Like many of the teachers sitting in this room I didn’t leave University with teaching on my radar. I left Victoria University with a passion for media and determined to find myself in the hot editor’s seat at a NZ editorial publication. 9 years and 2 careers later I find myself extremely satisfied having grown on a personal journey and working in a job that reflects that. A job I am extremely thankful for and never ever find boring.
To give you some context, I spent 4 years syndicating international celebrity paparazzi photos to numerous national and international magazines. I would hold bidding wars between editors and hike up prices to make huge sales. I would schmooze, wine and dine and talk about the latest celebrity scandal.
Following that I spent a couple of years as a working sole charge out of NZ for an Australian Home Rental business. I spent my days designing collateral, negotiating budgets, attending sunny conferences- and although outwardly it should have, none of this satisfied- I was trapped no matter which way I looked.
After 4 years I grew tired of pretending that meeting financial targets was stimulating or inspiring for me. I couldn’t keep up the façade that the latest exclusive sale of a Victoria Beckham image was something I cared about.
Don’t get me wrong, the travel, hotels and jimmy choo served my early to mid-twenties very well, but every 14 hour flight I found myself reminded that the glitz was funded by a career that was suffocating. I couldn’t deny that I felt very strongly about contributing to people – standing up for the underdog- giving something to people that they could take away and use to make their journey in this wild world better. And so my venture into education was born.
We were told at teachers college that to be teacher you have to love children. But I know now that is not enough.
It’s about being a supportive team member and meeting deadlines. It’s about communicating with parents and reassuring them when they are worried It’s about early morning band practises and dusting shelves. It’s about lists and auditions and turning on sound systems. It’s about preparing, planning, research and design. It’s about timetables, folders, data entry and analysis. It’s about buying fish tank filters and holding goldfish funerals. It’s about searching for backing tracks in the perfect key and becoming very familiar with Karaoke world on iTunes. It’s about trying your best to hold it together when the cockroach you find in your desk drawer tries to eat you alive
Thankfully- this colourful list of tasks all serves a very important purpose. They contribute to a role where you can support the young person that walks into your classroom each day with wide eyes. Eyes that are hopeful and excited and full of ambition, or eyes that are, tired, weepy and say ‘today I need you to just understand that the fact that I made it to school today is all the achievement I can manage’.
This past two years I have been reminded, and reminded myself something very important. I have been reminded that the relationship that you develop with your students makes all the difference. I have learnt that children knowing that each day they have somewhere safe to go where they will be appreciated, valued and understood, is important. Whilst positive shift in a child’s learning is so vitally important also, I have learnt that if you get the first step right, the bond, then the learning will come more easily.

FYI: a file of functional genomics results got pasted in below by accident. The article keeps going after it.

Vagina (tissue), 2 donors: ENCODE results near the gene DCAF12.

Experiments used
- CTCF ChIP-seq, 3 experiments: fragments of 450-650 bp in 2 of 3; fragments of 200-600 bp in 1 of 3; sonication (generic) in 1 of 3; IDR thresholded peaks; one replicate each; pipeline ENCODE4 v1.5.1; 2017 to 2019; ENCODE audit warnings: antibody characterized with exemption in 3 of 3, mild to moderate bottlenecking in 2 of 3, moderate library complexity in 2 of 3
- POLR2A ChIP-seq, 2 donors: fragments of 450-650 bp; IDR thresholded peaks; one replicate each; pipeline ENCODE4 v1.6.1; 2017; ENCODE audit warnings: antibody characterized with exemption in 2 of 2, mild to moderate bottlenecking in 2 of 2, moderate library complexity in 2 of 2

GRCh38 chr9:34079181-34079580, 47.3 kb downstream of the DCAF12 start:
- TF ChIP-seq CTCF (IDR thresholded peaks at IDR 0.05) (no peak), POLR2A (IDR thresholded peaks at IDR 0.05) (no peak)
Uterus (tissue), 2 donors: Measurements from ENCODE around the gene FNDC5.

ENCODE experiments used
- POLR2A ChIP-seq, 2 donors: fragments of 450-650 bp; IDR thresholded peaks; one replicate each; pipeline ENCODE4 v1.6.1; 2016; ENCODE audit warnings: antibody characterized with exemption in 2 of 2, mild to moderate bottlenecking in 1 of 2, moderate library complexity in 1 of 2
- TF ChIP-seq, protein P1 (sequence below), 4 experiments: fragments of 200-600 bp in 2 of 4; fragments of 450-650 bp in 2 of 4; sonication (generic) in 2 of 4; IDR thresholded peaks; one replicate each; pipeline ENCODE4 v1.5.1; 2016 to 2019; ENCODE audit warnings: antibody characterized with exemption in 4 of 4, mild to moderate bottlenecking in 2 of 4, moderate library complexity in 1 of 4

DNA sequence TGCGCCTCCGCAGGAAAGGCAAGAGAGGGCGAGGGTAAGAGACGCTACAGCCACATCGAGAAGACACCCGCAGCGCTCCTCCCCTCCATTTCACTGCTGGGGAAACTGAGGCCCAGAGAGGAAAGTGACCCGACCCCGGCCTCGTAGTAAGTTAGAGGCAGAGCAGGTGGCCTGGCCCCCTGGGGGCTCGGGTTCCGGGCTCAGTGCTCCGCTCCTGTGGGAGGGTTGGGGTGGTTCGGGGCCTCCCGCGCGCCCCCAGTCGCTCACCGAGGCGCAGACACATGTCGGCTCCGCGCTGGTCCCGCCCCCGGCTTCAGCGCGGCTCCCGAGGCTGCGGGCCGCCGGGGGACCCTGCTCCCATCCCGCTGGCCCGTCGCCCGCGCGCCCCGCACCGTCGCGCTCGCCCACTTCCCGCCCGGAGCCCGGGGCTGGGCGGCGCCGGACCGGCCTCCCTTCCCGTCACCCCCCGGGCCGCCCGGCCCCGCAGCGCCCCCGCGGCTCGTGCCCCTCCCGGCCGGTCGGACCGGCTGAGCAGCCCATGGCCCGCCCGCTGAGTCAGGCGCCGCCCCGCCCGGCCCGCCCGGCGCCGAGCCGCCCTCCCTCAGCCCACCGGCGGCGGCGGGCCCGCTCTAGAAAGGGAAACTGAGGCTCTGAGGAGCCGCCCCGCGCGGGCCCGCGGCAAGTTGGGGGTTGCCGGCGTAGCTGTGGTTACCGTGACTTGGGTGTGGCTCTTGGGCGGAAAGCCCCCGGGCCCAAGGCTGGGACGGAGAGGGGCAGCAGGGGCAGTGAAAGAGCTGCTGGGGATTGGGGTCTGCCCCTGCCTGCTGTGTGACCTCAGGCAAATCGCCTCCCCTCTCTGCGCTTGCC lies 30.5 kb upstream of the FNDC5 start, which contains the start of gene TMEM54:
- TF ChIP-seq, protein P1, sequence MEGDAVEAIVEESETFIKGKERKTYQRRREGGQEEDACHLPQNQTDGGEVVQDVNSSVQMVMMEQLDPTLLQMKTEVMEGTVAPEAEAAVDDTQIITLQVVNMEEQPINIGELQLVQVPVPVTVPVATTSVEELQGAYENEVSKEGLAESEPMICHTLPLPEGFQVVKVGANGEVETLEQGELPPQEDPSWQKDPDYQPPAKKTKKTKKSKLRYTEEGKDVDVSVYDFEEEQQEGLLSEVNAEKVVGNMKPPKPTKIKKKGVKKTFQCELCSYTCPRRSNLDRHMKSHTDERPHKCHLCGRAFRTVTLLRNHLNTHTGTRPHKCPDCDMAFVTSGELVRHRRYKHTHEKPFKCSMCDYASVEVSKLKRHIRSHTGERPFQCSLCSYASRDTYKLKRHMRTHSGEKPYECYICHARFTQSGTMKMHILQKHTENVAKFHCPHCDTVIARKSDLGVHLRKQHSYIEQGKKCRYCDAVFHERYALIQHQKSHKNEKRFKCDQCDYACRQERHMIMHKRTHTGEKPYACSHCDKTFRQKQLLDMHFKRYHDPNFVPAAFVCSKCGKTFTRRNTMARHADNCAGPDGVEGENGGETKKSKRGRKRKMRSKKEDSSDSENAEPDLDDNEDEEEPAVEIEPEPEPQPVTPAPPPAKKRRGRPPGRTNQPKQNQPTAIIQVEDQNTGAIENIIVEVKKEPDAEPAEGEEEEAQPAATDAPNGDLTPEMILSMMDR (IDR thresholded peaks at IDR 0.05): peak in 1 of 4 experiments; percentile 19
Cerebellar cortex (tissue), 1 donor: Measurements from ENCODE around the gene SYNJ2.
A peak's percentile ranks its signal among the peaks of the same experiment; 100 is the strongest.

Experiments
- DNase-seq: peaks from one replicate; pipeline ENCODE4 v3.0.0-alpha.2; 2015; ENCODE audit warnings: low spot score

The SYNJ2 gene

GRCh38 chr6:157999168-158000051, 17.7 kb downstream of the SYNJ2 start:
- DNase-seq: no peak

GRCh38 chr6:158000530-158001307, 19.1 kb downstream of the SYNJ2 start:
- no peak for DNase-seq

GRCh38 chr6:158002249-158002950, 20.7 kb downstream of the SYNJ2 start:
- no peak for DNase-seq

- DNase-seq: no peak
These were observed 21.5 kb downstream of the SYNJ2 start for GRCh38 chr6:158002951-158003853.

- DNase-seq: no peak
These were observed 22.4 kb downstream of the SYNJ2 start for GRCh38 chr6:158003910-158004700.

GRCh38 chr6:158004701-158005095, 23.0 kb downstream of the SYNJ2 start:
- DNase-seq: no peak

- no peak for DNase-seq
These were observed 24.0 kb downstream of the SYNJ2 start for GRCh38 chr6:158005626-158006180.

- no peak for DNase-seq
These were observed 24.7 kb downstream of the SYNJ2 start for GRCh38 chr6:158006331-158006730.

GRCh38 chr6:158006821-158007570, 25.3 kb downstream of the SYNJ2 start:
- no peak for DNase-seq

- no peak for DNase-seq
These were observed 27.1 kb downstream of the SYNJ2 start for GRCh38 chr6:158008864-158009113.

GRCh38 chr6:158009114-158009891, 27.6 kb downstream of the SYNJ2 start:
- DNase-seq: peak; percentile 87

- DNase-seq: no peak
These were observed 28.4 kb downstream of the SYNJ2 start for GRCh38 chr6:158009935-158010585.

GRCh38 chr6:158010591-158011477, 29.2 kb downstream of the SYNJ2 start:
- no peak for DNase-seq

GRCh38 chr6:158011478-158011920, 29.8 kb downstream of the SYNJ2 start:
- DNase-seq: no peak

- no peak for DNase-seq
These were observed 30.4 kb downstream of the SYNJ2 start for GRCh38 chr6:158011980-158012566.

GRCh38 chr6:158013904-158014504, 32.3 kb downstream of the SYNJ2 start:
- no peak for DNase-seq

I wish I could say that I have been consistently good at this over the last two years, but I have been learning, and as we all know learning is so often preceded by making mistakes.
I have watched a mimicked the behaviour of so many incredible staff members from this school over the past two years.
I have watched how you balance home life with your work life, and in teaching that is not an easy feat. I have watched you guide and support one another when you didn’t always agree. I have seen people sharing ideas and being extremely generous with their time. So many of you have been generous to me on this teaching journey and I’m really thankful.
Specifically I would like to thank Wayne, and my two tutor teachers Marion Clark and Leanne Siaki.
Marion- you helped me so much, and you were very influential in my learning to love children. You taught me that it is ok for a grieving, sick or miserable child to skip handwriting for a day and just sit on the couch for a while until he/she feels a bit better. Thank you for the coffees, rides home, listening ears and many gifts.
Leanne – I will never forget the day that you showed me how you organise your weekly planning. It was like giving Usain Bolt the perfect pair of running shoes and from there I was really able to get stuck into teaching, and balance my life more carefully again. I am also very thankful for the many useful, fun resources you gave me. Most importantly for me, you restored my confidence in my own ability to do and teach maths effectively. You showed me fantastic strategies that have carried me through teaching some of those more difficult maths stages.
Wayne – you took a chance on me and gave me opportunities that I am extremely grateful for. You allowed me to shine in the areas that I was particularly skilled, and let me learn privately and at my own pace in the areas where I needed to grow. Thank you for my job and for defending me when I have needed it. Thank you listening to what I say and for respecting me enough to trust my decisions.
I have made great friendships at Matipo that I treasure. Now I am off to take a short break to venture into one of the hardest jobs there is – motherhood!
Thank you again to the staff, children, parents and teachers that have supported my two year journey to becoming a registered teacher. I wish you all a very safe and relaxing holiday.